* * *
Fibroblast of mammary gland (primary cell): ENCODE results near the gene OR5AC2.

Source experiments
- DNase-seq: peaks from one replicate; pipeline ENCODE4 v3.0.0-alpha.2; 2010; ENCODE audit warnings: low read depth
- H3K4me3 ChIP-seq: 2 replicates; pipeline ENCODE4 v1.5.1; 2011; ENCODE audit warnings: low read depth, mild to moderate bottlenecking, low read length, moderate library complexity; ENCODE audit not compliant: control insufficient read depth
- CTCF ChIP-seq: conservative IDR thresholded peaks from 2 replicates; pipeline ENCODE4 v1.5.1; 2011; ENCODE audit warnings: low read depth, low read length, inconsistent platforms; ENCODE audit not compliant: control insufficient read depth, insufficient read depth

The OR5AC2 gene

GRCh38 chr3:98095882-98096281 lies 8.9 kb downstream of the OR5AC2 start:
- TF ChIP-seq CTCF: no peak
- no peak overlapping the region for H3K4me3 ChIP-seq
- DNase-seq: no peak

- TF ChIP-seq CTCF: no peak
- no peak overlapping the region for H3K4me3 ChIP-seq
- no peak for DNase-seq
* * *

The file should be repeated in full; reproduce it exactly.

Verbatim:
Fibroblast of mammary gland (primary cell): ENCODE results near the gene OR5AC2.

Source experiments
- DNase-seq: peaks from one replicate; pipeline ENCODE4 v3.0.0-alpha.2; 2010; ENCODE audit warnings: low read depth
- H3K4me3 ChIP-seq: 2 replicates; pipeline ENCODE4 v1.5.1; 2011; ENCODE audit warnings: low read depth, mild to moderate bottlenecking, low read length, moderate library complexity; ENCODE audit not compliant: control insufficient read depth
- CTCF ChIP-seq: conservative IDR thresholded peaks from 2 replicates; pipeline ENCODE4 v1.5.1; 2011; ENCODE audit warnings: low read depth, low read length, inconsistent platforms; ENCODE audit not compliant: control insufficient read depth, insufficient read depth

The OR5AC2 gene

GRCh38 chr3:98095882-98096281 lies 8.9 kb downstream of the OR5AC2 start:
- TF ChIP-seq CTCF: no peak
- no peak overlapping the region for H3K4me3 ChIP-seq
- DNase-seq: no peak

- TF ChIP-seq CTCF: no peak
- no peak overlapping the region for H3K4me3 ChIP-seq
- no peak for DNase-seq